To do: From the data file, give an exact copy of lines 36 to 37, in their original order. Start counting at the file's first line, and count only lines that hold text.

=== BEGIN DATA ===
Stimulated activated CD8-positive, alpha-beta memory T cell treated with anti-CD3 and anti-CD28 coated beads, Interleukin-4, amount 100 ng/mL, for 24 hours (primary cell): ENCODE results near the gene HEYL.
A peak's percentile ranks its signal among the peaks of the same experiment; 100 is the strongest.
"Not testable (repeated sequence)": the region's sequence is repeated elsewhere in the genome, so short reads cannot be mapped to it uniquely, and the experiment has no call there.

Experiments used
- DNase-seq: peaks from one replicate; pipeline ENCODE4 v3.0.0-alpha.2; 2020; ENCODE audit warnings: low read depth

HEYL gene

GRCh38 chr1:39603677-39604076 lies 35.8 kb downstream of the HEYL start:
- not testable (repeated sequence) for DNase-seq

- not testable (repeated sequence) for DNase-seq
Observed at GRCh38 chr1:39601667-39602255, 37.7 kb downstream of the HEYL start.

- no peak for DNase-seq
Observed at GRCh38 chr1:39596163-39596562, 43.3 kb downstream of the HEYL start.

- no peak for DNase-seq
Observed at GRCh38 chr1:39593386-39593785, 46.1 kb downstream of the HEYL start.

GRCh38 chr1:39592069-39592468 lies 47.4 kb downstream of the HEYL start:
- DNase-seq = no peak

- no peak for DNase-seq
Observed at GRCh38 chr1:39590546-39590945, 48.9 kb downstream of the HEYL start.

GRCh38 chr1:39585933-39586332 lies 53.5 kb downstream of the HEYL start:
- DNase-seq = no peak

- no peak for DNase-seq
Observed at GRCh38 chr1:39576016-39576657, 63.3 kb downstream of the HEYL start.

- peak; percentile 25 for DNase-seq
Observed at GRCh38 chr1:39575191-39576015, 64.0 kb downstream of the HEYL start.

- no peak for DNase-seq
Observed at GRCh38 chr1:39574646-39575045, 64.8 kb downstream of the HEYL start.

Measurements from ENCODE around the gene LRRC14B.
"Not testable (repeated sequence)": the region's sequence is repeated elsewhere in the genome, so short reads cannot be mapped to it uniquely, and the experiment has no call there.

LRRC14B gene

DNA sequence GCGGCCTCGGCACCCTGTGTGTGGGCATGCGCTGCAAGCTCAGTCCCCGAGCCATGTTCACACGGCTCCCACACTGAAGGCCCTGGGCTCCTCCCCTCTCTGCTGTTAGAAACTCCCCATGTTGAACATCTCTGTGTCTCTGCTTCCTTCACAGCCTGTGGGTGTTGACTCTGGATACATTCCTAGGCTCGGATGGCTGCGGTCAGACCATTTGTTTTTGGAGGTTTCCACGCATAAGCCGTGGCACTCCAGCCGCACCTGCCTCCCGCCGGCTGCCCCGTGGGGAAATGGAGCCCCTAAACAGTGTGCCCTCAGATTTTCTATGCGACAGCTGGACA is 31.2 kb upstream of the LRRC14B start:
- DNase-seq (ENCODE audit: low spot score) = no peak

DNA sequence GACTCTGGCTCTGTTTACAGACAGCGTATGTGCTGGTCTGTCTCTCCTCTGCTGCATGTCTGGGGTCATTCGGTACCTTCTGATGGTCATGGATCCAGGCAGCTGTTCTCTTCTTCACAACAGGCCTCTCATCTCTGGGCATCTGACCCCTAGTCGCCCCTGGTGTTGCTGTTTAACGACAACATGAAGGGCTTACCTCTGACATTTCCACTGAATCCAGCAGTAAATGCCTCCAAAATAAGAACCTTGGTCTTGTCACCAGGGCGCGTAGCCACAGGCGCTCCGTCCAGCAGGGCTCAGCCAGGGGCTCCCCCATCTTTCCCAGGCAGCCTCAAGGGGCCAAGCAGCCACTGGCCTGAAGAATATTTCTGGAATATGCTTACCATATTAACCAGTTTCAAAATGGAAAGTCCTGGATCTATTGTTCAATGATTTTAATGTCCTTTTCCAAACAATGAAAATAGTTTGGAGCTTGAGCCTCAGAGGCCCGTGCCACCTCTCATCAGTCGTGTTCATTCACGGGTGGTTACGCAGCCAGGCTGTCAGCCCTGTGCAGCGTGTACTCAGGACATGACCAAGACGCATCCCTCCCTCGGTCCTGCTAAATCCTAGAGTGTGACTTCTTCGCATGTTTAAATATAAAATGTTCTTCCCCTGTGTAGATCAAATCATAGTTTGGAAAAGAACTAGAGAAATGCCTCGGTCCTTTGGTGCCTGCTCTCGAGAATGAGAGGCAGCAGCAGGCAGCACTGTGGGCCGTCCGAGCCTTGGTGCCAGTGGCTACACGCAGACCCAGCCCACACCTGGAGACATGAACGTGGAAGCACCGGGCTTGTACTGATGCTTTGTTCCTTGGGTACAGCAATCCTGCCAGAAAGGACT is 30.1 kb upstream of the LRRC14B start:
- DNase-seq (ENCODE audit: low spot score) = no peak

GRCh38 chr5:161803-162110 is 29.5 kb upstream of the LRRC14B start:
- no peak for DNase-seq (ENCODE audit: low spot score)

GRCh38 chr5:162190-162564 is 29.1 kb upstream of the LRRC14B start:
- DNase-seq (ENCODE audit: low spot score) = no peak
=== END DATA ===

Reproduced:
GRCh38 chr5:162190-162564 is 29.1 kb upstream of the LRRC14B start:
- DNase-seq (ENCODE audit: low spot score) = no peak